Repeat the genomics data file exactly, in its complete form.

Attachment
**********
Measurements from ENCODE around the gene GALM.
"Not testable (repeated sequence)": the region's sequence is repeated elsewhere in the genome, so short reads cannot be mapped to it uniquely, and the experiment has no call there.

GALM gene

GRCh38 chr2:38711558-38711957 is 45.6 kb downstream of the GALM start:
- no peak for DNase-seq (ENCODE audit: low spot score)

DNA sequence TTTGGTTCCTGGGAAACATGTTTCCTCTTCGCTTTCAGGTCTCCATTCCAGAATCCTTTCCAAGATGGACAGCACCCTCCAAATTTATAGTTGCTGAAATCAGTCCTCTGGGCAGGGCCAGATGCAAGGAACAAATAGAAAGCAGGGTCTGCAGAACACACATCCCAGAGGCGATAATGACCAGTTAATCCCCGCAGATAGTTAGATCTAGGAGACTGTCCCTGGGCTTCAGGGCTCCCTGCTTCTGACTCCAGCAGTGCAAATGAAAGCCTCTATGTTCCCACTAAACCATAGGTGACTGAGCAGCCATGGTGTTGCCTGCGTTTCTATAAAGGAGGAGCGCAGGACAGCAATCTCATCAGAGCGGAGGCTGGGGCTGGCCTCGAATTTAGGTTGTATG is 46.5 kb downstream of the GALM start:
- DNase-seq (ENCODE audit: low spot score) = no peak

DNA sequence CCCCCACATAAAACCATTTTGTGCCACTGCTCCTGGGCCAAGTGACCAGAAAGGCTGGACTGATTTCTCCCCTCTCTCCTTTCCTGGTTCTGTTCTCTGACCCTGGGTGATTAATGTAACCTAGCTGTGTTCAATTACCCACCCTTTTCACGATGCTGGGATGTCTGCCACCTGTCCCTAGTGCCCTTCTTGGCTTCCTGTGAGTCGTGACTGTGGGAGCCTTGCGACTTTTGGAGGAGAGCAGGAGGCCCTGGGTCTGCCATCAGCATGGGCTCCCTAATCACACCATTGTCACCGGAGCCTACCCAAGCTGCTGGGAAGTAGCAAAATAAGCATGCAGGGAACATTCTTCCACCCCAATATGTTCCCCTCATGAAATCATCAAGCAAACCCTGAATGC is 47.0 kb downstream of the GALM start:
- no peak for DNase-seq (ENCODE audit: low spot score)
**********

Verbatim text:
Measurements from ENCODE around the gene GALM.
"Not testable (repeated sequence)": the region's sequence is repeated elsewhere in the genome, so short reads cannot be mapped to it uniquely, and the experiment has no call there.

GALM gene

GRCh38 chr2:38711558-38711957 is 45.6 kb downstream of the GALM start:
- no peak for DNase-seq (ENCODE audit: low spot score)

DNA sequence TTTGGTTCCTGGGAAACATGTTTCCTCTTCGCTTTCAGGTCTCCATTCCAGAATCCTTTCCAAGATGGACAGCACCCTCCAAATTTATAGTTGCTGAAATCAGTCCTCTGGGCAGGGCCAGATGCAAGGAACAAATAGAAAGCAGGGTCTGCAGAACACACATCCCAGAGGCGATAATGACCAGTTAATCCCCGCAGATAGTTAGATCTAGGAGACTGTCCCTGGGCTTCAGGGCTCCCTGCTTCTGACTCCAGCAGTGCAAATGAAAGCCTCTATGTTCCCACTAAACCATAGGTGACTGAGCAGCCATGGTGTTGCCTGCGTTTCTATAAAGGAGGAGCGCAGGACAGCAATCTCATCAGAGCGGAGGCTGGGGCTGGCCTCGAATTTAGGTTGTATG is 46.5 kb downstream of the GALM start:
- DNase-seq (ENCODE audit: low spot score) = no peak

DNA sequence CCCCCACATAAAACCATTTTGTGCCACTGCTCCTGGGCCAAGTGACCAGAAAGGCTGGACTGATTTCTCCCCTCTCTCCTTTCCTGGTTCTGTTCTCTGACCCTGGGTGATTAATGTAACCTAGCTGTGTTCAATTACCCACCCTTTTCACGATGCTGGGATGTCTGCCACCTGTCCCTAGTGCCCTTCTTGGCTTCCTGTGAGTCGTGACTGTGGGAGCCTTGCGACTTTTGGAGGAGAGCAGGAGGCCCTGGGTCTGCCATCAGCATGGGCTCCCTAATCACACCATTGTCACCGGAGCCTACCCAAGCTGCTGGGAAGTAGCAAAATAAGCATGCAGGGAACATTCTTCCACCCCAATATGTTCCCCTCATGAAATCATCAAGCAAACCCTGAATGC is 47.0 kb downstream of the GALM start:
- no peak for DNase-seq (ENCODE audit: low spot score)